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 Post subject: External flash guns
PostPosted: Sun Apr 05, 2009 12:26 pm 
I'm trying to find out more about the use of external flash guns and what there advantage over built in flashes are?

*is the only main advantage of an external flash gun just added power?
*what situations are external flash guns more useful than built in?
*how often do you use them in wireless mode at a different position and how useful is this?
*can flashes be used as an alternative to strobe lights and softboxes?

Anything to look for or watch out for with a flash? any more information would be great full :)

thanks.


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 Post subject:
PostPosted: Sun Apr 05, 2009 12:55 pm 
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1 - nope. You can also direct the light e.g. ceiling bounce
2 - any time you need flash that isn't direct, which to me is most of the time as direct flash sucks.
3 - personally never but it isn't needed in my current style of shooting.
4 - pass

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 Post subject:
PostPosted: Sun Apr 05, 2009 3:32 pm 
popo wrote:
1 - nope. You can also direct the light e.g. ceiling bounce


& Don't forget bounce to the Wall too!

Also agree with Popo that Direct Flash are also Sucks!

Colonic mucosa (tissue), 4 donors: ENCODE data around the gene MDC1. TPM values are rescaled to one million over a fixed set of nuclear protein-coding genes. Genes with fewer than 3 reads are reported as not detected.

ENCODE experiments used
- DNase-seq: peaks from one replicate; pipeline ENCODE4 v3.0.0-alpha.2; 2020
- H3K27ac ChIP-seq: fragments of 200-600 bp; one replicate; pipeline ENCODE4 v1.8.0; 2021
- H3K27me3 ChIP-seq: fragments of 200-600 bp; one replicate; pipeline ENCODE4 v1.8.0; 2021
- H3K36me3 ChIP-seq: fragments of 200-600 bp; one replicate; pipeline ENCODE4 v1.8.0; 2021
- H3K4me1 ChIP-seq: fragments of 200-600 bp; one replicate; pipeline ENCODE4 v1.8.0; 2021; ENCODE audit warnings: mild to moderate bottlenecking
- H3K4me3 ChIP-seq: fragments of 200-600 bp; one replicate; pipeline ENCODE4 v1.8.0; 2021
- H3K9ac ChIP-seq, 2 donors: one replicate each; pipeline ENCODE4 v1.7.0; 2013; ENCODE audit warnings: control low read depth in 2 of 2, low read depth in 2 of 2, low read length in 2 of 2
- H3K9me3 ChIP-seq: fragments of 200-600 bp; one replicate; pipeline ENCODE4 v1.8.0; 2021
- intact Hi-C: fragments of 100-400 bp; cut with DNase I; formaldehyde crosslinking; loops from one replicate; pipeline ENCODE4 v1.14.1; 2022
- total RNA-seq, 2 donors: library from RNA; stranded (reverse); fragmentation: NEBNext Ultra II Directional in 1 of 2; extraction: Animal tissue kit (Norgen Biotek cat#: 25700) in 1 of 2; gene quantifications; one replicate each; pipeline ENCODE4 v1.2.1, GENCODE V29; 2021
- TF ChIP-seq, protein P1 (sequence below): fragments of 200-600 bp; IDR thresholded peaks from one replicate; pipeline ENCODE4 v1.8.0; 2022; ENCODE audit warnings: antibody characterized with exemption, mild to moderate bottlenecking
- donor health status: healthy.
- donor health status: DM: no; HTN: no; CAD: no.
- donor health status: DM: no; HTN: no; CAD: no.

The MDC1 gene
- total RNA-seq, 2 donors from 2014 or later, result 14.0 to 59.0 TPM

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 Post subject:
PostPosted: Sun Apr 05, 2009 4:19 pm 
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Afaik softboxes are just big flash diffusers ;)

You might like the wireless flash option, I've seen photographers hold the cam in one hand, and the flash in their other hand, to prevent red eyes and flat light :)

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 Post subject:
PostPosted: Sun Apr 05, 2009 4:33 pm 
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I think the biggest thing that external flashguns bring to the table is their flexibility. Yes, you basically get a bigger, more powerful on-camera flash if you want to use it like that. But they are more than just an on-camera flash, in the context of built-in flashes - they can be bounced, diffused, or reflected much more readily, and that already helps get rid of the deer-in-headlights look that built-in flashes give.

Then if you get into either wired or wireless off-camera flash with flashguns, you get their small size and portability, plus the ability to get creative with lighting setups. The creativity that they allow is really one thing that I know I'm personally seeking when I go ahead and buy my first flash (I'm currently borrowing a Canon Speedlite 420EX).

Any of the mid-tier camera-brand flashes give you manual control over flash output as well, which again allows you to increase your creativity that would normally be limited if using just a built-in flash.

Perhaps think of it this way: You bought a DSLR system to avoid the restrictions of depth of field, magnification, or reach of compact or bridge cameras. Why should you be stuck to the same lighting abilities of those same cameras you moved up from, if you are using a more advanced system?